Phylogenetic evidence from the recent resurgence of high pathogenicity avian influenza (HPAI) subtype H5N1, clade, observed in European wild birds and poultry since October 2021, suggests at least two different and distinct reservoirs. We propose contrasting hypotheses for this emergence: (i) resident viruses have been maintained, presumably in wild birds, in Northern Europe throughout the summer of 2021 to cause some of the outbreaks which are part of the most recent autumn/winter 2021 epizootic; (ii) further virus variants were re-introduced by migratory birds. These two sources of re-introduction have driven the HPAI resurgence. Viruses from these two principal sources can be distinguished by their hemagglutinin gene which segregate into two distinct sub-lineages (B1, B2) within clade as well as for different internal genes compositions. The evidence of enzootic HPAI virus circulation during the summer of 2021 indicates a possible paradigm shift in the epidemiology of HPAI in Europe.
Bovine mastitis at calving or early lactation is often associated with intra-mammary bacterial infections (IMI) at drying-off (DO) or during the dry period (DP). The IMI risk is associated with management routines at the herd, but knowledge on how farmers and veterinarians comply with national recommendations is scarce, as is their attitudes to the importance of such routines. Therefore, the main aims of this study were to collect information on farmer routines and attitudes, and on veterinary advice and attitudes to DO and DP. Associations between routines and advice, and demographic herd and veterinary variables were also studied. Web-based questionnaires were sent to 2472 dairy farmers and 517 veterinarians. The answers were summarized descriptively, and associations with demographics were evaluated using univariable regression models. The response rate was 14% for farmers and 25% for veterinarians. Routines and advice were in line with recommendations at the time of the study in many, but not all, areas of questioning. Significant associations between herd routines or veterinary advice and demographic variables were also found. Milking system and post-graduate training were the variables associated with the largest number of farmer and veterinary answers, respectively. In conclusion, the results indicate a need for more education on good routines during DO and DP. It was also clear that the national recommendations valid at the time of the study were in need of revision.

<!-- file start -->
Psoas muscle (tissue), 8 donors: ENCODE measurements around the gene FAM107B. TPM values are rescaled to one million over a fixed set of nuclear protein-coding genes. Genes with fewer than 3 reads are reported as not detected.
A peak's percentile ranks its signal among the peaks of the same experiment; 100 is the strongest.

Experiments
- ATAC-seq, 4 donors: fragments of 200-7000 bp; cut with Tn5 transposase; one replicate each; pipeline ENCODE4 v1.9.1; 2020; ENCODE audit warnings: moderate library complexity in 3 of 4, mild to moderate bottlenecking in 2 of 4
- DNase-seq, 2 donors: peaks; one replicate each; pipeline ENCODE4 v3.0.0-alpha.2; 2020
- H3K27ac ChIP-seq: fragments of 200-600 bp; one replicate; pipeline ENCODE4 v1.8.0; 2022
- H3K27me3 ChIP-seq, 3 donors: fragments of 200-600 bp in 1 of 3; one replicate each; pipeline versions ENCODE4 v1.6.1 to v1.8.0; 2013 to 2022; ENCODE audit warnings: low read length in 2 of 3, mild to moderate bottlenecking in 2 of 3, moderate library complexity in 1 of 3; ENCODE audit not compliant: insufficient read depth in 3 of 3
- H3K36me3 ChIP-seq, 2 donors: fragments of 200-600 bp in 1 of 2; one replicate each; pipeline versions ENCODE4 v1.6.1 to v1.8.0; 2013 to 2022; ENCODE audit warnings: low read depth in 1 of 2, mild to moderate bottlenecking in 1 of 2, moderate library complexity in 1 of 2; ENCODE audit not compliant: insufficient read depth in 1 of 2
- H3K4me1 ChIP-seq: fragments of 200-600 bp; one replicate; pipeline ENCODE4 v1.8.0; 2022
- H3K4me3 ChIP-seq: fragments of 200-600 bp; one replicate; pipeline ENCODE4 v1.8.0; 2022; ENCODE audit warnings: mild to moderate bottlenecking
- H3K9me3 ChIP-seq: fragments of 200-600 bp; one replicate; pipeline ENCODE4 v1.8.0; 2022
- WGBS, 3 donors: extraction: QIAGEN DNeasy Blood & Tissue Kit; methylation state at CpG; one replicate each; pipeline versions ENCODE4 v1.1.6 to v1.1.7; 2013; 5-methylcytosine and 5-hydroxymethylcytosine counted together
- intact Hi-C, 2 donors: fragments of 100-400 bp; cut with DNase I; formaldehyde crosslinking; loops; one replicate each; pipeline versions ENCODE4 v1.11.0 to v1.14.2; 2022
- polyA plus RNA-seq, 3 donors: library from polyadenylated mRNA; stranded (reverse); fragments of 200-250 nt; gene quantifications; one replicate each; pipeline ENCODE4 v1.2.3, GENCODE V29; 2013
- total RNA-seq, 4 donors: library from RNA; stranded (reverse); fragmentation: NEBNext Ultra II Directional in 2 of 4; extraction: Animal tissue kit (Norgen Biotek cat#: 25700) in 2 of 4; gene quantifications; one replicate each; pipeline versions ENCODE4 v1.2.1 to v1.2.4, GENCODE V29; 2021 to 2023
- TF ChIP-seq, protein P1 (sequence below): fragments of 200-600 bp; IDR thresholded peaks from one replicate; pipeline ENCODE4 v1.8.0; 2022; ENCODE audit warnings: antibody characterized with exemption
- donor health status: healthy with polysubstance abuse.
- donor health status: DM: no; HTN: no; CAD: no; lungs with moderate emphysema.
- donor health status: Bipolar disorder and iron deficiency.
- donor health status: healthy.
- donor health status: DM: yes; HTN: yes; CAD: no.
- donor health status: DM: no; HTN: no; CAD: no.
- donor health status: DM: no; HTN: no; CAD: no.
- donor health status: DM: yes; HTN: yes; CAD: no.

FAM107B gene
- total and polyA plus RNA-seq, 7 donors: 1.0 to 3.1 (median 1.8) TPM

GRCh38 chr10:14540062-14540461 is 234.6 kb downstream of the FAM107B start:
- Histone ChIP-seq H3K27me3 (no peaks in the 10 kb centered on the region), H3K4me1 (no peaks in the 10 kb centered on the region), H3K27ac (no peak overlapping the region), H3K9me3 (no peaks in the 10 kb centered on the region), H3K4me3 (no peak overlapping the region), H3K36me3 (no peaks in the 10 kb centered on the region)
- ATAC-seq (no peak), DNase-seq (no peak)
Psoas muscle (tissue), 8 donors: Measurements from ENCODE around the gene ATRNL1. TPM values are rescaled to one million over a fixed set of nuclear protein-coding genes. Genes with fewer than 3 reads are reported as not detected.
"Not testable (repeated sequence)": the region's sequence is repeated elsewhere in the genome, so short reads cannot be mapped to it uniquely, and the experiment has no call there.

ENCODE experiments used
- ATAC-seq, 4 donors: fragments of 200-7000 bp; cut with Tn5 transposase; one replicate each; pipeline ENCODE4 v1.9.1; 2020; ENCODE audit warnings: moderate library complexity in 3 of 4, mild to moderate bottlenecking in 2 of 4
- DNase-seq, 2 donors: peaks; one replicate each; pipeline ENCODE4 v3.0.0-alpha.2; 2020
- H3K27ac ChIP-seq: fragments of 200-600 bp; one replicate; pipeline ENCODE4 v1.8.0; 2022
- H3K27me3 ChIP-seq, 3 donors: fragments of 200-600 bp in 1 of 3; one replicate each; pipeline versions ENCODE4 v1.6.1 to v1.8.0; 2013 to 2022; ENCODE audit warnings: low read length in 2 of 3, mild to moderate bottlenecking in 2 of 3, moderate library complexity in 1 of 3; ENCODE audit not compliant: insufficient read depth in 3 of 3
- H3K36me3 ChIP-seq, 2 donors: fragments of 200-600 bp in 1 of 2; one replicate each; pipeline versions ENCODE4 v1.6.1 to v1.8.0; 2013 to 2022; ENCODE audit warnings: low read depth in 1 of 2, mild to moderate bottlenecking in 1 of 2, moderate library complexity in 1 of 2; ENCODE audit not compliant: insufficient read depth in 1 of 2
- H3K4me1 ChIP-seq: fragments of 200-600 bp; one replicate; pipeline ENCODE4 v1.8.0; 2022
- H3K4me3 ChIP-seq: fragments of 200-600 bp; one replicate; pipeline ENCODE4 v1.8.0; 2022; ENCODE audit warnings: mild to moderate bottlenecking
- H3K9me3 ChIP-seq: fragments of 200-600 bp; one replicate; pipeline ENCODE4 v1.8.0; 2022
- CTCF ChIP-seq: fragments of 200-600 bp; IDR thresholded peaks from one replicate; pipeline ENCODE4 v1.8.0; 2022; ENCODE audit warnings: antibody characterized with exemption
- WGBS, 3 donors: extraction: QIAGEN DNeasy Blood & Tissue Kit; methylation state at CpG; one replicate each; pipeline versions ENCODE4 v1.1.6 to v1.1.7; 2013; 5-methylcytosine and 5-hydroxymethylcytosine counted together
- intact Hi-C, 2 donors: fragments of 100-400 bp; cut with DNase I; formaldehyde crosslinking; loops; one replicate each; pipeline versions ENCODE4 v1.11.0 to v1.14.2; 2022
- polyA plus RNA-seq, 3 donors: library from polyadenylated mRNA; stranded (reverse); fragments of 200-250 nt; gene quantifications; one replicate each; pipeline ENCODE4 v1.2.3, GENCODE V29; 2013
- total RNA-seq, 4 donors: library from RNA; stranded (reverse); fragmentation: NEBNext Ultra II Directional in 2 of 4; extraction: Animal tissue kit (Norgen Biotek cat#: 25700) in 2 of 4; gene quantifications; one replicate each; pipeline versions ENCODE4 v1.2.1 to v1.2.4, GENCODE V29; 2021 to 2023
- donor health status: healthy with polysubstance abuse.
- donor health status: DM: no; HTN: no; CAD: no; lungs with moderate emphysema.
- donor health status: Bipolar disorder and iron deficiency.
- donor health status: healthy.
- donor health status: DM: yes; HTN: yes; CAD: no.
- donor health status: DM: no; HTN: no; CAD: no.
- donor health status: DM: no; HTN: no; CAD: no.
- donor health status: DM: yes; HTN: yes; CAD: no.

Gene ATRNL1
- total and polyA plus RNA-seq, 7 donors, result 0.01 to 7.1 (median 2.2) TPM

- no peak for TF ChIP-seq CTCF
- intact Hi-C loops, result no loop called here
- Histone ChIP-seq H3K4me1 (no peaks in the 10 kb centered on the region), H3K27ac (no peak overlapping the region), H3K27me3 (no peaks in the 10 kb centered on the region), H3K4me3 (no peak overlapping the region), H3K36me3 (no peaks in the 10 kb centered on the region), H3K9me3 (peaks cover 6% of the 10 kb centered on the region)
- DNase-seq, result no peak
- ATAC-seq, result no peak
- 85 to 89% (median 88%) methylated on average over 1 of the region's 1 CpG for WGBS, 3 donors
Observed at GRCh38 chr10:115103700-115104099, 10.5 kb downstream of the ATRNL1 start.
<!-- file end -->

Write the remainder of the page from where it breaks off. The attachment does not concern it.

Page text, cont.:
To facilitate cross‐sector integration of surveillance data it is necessary to improve and harmonize the meta‐information provided in surveillance data reports. Cross‐sector integration of surveillance results in sector‐specific reports is frequently difficult as reports with a focus on a single sector often lack aspects of the relevant meta‐information necessary to clarify the surveillance context. Such reporting deficiencies reduce the value of surveillance reports to the One Health community. The One Health Consensus Report Annotation Checklist (OH‐CRAC), described in this paper along with potential application scenarios, was developed to improve the current practice of annotating data presented in surveillance data reports. It aims to provide guidance to researchers and reporting officers on what meta‐information should be collected and provided to improve the completeness and transparency of surveillance data reports. The OH‐CRAC can be adopted by all One Health‐related sectors and due to its cross‐sector design, it supports the mutual mapping of surveillance meta‐information from sector‐specific surveillance reports on federal, national and international levels. To facilitate the checklist completion, OH‐CRAC is also available as an online resource that allows the collection of surveillance meta‐information in an easy and user‐friendly manner. Completed OH‐CRAC checklists can be attached as annexes to the corresponding surveillance data reports or even to individual data files regardless of the data source. In this way, reports and data become better interpretable, usable and comparable to information from other sectors, improving their value for all surveillance actors and providing a better foundation for advice to risk managers.